Friday, April 16, 2010


HANDS LIKE CLOUDS by Mark Zuehlke (Dundurn, 2000)

Reviewed by Craig Sisterson

When environmental warrior Ira Connaught turns up hanging by the neck from an ancient rainforest cedar overlooking the wasteland of a clear-cut on Clayoquot Sound, everyone seems content to declare his death a suicide. The tree spiker won't be missed by loggers, Tofino's RCMP detachment, or by many environmentalists who applauded his goals but condemned his tactics.

For reluctant community coroner Elias McCann, Ira's death looks increasingly like a murder. Elias is no forensic pathologist, no doctor. A quirk in BC law enables anyone of good community standing to be appointed local coroner. But RCMP Sergeant Gary Danchuk does not believe that Elias meets even the quirk in the law. Danchuk remains convinced - against all evidence - that McCann murdered his wife, Merriam, two years earlier in order to clear the way for his love affair with Vhanna Chan.

Set in the windswept village of Tofino on Vancouver Island's west coast, this book was the first in a series following reluctant coroner Elias McCann's investigations into mysterious deaths. Since then Zuehlke has completed two other Elias McCann novels: CARRY TIGER TO A MOUNTAIN (2002) and SWEEP LOTUS(2004), the latter of which was shortlisted for the Arthur Ellis Award for Best Novel.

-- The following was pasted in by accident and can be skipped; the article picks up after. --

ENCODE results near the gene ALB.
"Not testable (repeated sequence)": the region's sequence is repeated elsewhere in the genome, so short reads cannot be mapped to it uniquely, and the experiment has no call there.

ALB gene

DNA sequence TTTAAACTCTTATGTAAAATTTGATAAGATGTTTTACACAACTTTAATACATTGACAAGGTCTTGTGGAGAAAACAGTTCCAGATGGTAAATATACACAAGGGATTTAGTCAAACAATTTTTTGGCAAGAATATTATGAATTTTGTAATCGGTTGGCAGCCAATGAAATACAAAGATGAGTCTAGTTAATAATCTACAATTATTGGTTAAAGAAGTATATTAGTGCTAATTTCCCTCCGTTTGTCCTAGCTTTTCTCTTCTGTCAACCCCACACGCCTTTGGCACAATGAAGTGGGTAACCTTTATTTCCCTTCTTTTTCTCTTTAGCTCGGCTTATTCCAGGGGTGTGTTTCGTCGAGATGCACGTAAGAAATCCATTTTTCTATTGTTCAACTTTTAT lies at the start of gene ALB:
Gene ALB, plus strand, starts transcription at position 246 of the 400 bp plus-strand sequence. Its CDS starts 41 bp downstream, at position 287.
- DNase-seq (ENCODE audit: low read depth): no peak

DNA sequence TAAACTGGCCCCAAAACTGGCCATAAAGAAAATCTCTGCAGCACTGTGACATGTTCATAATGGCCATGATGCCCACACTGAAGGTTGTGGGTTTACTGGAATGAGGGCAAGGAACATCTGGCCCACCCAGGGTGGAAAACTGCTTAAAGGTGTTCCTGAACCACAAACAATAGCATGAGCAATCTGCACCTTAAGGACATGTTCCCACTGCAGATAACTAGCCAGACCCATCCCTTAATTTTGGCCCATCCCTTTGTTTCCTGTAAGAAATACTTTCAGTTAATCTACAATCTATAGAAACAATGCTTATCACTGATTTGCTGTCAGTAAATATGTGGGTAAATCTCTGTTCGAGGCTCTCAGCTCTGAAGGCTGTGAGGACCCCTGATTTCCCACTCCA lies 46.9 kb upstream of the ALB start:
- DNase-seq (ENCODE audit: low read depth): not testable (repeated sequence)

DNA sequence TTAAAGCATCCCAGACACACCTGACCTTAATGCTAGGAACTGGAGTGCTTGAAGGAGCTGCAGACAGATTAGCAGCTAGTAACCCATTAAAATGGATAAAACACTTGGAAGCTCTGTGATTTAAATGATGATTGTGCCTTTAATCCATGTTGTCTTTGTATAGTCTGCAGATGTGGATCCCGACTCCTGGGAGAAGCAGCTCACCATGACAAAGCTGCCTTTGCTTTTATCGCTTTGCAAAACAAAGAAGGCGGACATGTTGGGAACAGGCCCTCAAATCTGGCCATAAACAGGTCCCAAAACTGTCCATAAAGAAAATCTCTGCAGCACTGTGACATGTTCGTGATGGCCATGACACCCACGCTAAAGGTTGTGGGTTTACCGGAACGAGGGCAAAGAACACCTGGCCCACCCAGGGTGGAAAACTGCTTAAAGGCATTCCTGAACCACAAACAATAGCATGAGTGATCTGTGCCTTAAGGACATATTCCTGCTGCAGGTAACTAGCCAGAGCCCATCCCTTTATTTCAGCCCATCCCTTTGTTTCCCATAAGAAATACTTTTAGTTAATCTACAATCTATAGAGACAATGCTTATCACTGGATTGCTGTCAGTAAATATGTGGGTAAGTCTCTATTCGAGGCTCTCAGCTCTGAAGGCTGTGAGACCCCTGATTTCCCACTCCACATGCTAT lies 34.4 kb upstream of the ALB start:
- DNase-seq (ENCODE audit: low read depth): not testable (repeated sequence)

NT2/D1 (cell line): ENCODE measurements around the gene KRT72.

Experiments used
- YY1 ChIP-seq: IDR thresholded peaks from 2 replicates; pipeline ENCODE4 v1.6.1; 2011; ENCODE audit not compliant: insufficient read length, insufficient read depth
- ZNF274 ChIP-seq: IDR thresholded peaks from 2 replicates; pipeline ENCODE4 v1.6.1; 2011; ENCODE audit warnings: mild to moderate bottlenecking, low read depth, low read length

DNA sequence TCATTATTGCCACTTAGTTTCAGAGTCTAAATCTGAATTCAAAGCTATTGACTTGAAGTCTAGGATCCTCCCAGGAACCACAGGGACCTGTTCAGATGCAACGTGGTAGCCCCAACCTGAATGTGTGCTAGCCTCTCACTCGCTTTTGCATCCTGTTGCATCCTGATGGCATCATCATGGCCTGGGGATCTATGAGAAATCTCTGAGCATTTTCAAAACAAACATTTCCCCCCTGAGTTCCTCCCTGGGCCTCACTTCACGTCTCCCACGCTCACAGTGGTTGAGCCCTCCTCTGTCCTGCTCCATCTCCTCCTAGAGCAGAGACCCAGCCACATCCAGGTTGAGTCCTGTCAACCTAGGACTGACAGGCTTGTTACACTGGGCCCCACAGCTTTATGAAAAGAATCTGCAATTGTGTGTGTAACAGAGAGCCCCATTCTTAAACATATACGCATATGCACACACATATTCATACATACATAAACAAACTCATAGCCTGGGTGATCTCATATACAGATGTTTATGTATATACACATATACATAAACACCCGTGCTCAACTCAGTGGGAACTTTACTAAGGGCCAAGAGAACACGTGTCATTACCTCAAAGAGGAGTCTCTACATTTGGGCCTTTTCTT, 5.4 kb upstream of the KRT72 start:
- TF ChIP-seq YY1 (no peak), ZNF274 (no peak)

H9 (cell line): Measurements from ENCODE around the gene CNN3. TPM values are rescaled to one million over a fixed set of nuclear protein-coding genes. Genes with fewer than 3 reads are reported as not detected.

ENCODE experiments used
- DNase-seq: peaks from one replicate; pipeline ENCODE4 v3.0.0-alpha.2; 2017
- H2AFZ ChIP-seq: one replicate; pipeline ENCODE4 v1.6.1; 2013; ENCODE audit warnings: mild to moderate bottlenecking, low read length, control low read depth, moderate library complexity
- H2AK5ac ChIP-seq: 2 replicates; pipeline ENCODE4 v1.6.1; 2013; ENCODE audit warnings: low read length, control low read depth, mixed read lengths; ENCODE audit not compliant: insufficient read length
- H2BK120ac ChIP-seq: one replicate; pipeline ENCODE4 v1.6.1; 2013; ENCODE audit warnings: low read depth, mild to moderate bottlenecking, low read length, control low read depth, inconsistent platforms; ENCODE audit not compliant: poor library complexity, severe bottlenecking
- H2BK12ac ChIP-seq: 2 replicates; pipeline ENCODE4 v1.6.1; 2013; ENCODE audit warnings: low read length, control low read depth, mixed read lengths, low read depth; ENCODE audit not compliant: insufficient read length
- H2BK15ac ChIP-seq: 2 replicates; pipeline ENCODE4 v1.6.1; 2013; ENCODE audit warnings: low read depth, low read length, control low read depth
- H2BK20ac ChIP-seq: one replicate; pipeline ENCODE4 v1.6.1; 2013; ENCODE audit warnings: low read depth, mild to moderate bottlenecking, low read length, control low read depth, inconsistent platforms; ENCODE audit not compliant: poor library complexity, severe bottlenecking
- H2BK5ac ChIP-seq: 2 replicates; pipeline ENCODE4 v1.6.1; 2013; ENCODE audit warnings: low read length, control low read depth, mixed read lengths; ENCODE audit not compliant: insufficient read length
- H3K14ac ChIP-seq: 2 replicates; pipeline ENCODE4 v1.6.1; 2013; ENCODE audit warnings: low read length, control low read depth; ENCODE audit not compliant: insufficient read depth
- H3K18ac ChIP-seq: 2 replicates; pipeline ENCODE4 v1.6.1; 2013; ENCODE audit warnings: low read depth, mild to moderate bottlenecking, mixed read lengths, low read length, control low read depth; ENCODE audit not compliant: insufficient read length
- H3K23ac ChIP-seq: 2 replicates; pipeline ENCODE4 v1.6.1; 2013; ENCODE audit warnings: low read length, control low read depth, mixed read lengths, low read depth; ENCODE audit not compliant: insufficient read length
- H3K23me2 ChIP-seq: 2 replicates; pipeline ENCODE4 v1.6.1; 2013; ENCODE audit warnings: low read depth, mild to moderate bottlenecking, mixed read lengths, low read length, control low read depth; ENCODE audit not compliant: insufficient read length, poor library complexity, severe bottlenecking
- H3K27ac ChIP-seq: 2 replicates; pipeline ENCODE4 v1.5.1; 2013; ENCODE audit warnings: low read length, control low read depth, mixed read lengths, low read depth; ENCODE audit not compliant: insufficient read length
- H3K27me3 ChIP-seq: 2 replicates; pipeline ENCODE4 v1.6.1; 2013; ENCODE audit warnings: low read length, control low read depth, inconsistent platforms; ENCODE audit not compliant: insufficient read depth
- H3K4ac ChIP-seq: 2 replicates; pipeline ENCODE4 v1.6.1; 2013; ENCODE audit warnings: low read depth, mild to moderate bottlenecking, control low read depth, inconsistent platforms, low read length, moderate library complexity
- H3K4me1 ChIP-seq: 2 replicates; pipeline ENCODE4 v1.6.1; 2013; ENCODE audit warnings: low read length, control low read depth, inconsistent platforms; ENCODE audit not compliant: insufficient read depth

I really enjoyed HANDS LIKE CLOUDS, and would be keen to read Zuehlke's other two books (if it was easier to get my hands on them down here in New Zealand). McCann is an interesting and original protagonist, and Zuehlke did a great job wrapping up a decent mystery in a very well-evoked setting. Even from my short experience of them, I knew British Columbia's Gulf Islands are places of rugged beauty and interesting characters, and Zuehlke captures this marvellously, along with the historic and contemporary tensions and clashes between the environmentalists and longtime industries like loggers.

The quirky McCann (and his relationship with Vhanna Chan), along with some of Zuehlke's other characters, and the vivid setting, will stick with readers long after they finish the final page. Moreso than the mystery plot itself, which is a little-slow moving for fans of quick-paced writers like Simon Kernick, Gregg Hurwitz, Lee Child, and others. But this is more than compensated for by the rich characters and settings in HANDS LIKE CLOUDS.

You are definitely transported to the Gulf Islands in the book - not only can you 'see' the natural environment, you can almost feel, hear, smell, and taste it as well.

Something different for crime fiction fans, and an enjoyable read.

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